Bob Kaufman

Bob Kaufman

About Bob Kaufman

Bob Kaufman was an African-American poet born in New Orleans on April 18, 1925 and died in San Francisco on January 12, 1986. Coming from a large and poor family, Bob Kaufman joined the merchant navy at a very young age, which allowed him to satisfy his taste for travel. He was a great beat poet and beatnik surrealist who was inspired by jazz. In France he was known as the Black American Rimbaud.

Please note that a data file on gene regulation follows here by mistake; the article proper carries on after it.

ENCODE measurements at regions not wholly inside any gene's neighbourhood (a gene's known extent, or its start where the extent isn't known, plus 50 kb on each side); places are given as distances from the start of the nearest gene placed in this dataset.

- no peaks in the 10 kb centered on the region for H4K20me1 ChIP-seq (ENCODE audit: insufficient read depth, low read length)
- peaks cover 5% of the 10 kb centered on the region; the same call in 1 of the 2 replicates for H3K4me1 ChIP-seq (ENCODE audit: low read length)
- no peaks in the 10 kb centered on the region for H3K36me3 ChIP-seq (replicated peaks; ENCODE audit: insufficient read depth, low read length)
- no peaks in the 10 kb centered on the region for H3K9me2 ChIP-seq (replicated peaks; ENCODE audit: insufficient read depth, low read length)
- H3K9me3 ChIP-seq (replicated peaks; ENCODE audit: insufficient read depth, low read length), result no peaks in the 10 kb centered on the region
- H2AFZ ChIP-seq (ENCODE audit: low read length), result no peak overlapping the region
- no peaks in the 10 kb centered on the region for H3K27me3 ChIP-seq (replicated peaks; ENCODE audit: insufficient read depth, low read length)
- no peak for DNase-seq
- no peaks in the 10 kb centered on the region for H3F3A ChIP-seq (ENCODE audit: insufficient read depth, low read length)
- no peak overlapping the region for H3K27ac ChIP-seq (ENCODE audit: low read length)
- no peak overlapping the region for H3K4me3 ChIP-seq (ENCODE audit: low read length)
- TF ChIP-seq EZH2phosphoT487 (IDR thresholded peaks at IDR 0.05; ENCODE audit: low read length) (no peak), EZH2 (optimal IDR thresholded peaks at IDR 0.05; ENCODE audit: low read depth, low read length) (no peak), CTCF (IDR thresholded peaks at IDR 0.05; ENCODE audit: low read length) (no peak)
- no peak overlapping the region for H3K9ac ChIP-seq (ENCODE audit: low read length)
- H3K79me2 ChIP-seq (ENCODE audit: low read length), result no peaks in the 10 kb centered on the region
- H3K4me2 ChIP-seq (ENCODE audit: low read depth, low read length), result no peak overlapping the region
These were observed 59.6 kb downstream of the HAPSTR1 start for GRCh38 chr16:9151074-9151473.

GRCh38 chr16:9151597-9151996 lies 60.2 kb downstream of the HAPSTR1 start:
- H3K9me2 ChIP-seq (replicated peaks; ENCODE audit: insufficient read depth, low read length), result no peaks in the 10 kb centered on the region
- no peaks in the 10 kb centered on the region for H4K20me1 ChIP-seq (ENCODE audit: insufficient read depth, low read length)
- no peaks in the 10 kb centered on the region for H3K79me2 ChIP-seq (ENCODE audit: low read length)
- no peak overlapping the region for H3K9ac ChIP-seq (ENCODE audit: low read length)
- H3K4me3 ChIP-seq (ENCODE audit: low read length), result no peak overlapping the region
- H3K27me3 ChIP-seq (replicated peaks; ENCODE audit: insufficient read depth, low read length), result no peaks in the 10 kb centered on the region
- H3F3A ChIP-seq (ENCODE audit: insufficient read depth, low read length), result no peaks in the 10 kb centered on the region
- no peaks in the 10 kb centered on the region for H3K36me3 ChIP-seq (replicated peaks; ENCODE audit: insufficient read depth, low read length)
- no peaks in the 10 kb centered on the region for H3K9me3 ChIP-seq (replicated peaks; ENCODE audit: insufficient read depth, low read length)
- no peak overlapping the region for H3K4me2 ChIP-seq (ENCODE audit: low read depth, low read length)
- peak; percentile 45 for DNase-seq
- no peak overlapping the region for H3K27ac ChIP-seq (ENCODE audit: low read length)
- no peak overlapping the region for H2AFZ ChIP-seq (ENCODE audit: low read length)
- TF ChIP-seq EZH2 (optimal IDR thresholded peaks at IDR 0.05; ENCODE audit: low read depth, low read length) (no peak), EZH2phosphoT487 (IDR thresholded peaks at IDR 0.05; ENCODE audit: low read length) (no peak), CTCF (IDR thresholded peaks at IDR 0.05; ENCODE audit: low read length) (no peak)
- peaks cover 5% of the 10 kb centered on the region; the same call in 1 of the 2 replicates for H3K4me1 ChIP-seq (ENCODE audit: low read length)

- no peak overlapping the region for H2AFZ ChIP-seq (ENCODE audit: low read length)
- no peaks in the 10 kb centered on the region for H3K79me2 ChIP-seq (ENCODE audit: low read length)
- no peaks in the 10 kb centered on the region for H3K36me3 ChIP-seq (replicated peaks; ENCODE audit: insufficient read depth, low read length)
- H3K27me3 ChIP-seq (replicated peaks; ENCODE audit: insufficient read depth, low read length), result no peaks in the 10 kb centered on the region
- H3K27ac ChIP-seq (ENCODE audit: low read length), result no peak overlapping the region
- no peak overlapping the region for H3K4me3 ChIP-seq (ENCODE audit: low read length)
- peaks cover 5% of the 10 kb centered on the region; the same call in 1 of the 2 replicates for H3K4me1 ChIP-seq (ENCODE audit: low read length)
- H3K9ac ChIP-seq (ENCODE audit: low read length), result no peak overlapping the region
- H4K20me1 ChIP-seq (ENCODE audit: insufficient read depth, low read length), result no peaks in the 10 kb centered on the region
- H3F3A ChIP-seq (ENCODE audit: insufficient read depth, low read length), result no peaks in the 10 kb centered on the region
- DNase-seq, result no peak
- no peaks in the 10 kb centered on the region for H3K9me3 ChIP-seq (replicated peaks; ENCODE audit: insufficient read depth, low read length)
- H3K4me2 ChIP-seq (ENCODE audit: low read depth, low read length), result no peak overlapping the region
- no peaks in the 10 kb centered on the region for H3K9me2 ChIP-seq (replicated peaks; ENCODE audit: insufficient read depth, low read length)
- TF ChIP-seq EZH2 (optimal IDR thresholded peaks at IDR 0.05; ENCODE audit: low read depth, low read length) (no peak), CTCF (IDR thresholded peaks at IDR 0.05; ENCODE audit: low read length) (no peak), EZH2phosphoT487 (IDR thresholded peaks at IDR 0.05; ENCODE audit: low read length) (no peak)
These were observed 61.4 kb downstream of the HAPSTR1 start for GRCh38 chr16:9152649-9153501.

Returning to the United States, he began studying in New York where he met William S. Burroughs, Allen Ginsberg and Lawrence Ferlinghetti. His work is influenced by jazz and French literature (Camus). Disillusioned with the violence of the world, he sinks into violence and drugs. In 1963, following the assassination of John Fitzgerald Kennedy, Kaufman took a vow of silence. He did not break this vow until 1973. In 1966, publisher Mary Beach found a leather folder containing unpublished poems by Bob Kaufman in a bin in the City Lights bookstore. She then succeeded in convincing Lawrence Ferlinghetti to publish these poems, under the title of Golden Sardine. Following the end of his vow of silence, the volume The Ancient Rain (1981) features new poems. Kaufman died in 1986, in a state of poverty and physical disrepair. Along with other poets (Allen Ginsberg, John Kelly and William Margolis) he was one of the founders of Beatitude Magazine.

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